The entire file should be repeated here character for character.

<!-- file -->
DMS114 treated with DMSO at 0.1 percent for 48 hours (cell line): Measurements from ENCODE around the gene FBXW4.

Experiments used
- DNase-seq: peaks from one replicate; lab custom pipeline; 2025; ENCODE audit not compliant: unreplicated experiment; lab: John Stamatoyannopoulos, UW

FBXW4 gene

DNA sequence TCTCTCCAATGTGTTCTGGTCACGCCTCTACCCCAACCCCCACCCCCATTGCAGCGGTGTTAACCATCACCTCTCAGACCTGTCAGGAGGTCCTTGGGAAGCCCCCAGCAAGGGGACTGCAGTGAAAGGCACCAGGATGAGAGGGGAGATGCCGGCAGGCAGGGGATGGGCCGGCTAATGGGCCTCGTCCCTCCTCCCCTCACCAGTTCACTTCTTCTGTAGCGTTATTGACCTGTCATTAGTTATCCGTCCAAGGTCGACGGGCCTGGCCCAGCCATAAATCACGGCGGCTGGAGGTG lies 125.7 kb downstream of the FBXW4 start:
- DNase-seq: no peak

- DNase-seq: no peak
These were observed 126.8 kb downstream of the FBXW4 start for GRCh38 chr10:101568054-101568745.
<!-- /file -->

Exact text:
DMS114 treated with DMSO at 0.1 percent for 48 hours (cell line): Measurements from ENCODE around the gene FBXW4.

Experiments used
- DNase-seq: peaks from one replicate; lab custom pipeline; 2025; ENCODE audit not compliant: unreplicated experiment; lab: John Stamatoyannopoulos, UW

FBXW4 gene

DNA sequence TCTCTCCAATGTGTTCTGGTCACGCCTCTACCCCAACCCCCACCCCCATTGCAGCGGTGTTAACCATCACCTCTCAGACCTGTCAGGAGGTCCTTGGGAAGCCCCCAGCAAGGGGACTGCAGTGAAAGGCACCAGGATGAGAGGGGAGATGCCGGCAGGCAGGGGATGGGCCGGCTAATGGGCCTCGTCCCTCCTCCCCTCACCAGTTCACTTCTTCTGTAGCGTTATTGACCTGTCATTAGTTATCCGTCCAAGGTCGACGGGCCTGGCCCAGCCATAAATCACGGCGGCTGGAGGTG lies 125.7 kb downstream of the FBXW4 start:
- DNase-seq: no peak

- DNase-seq: no peak
These were observed 126.8 kb downstream of the FBXW4 start for GRCh38 chr10:101568054-101568745.